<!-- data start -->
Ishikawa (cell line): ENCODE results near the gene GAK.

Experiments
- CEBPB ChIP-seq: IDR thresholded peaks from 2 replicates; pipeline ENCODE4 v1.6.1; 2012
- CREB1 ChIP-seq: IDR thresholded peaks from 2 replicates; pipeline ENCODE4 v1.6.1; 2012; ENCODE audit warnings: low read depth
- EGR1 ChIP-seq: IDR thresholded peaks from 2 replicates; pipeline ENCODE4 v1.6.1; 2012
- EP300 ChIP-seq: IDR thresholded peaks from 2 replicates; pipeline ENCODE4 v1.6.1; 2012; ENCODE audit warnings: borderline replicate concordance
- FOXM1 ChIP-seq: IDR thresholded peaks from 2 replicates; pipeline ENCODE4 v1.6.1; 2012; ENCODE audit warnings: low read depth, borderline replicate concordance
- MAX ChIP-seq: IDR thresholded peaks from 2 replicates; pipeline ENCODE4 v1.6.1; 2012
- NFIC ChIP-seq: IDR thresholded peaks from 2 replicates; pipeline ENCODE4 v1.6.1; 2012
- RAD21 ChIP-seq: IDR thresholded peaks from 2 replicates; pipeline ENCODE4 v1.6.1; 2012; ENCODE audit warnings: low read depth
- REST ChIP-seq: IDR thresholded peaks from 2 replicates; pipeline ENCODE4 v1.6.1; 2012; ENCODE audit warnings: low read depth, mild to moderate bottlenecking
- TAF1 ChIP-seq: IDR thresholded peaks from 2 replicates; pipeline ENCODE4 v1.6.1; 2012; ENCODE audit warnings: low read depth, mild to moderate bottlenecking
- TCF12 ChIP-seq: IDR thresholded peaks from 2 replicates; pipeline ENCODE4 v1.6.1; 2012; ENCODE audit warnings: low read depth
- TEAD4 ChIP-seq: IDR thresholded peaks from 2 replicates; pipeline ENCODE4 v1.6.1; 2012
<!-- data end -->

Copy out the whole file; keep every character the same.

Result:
Ishikawa (cell line): ENCODE results near the gene GAK.

Experiments
- CEBPB ChIP-seq: IDR thresholded peaks from 2 replicates; pipeline ENCODE4 v1.6.1; 2012
- CREB1 ChIP-seq: IDR thresholded peaks from 2 replicates; pipeline ENCODE4 v1.6.1; 2012; ENCODE audit warnings: low read depth
- EGR1 ChIP-seq: IDR thresholded peaks from 2 replicates; pipeline ENCODE4 v1.6.1; 2012
- EP300 ChIP-seq: IDR thresholded peaks from 2 replicates; pipeline ENCODE4 v1.6.1; 2012; ENCODE audit warnings: borderline replicate concordance
- FOXM1 ChIP-seq: IDR thresholded peaks from 2 replicates; pipeline ENCODE4 v1.6.1; 2012; ENCODE audit warnings: low read depth, borderline replicate concordance
- MAX ChIP-seq: IDR thresholded peaks from 2 replicates; pipeline ENCODE4 v1.6.1; 2012
- NFIC ChIP-seq: IDR thresholded peaks from 2 replicates; pipeline ENCODE4 v1.6.1; 2012
- RAD21 ChIP-seq: IDR thresholded peaks from 2 replicates; pipeline ENCODE4 v1.6.1; 2012; ENCODE audit warnings: low read depth
- REST ChIP-seq: IDR thresholded peaks from 2 replicates; pipeline ENCODE4 v1.6.1; 2012; ENCODE audit warnings: low read depth, mild to moderate bottlenecking
- TAF1 ChIP-seq: IDR thresholded peaks from 2 replicates; pipeline ENCODE4 v1.6.1; 2012; ENCODE audit warnings: low read depth, mild to moderate bottlenecking
- TCF12 ChIP-seq: IDR thresholded peaks from 2 replicates; pipeline ENCODE4 v1.6.1; 2012; ENCODE audit warnings: low read depth
- TEAD4 ChIP-seq: IDR thresholded peaks from 2 replicates; pipeline ENCODE4 v1.6.1; 2012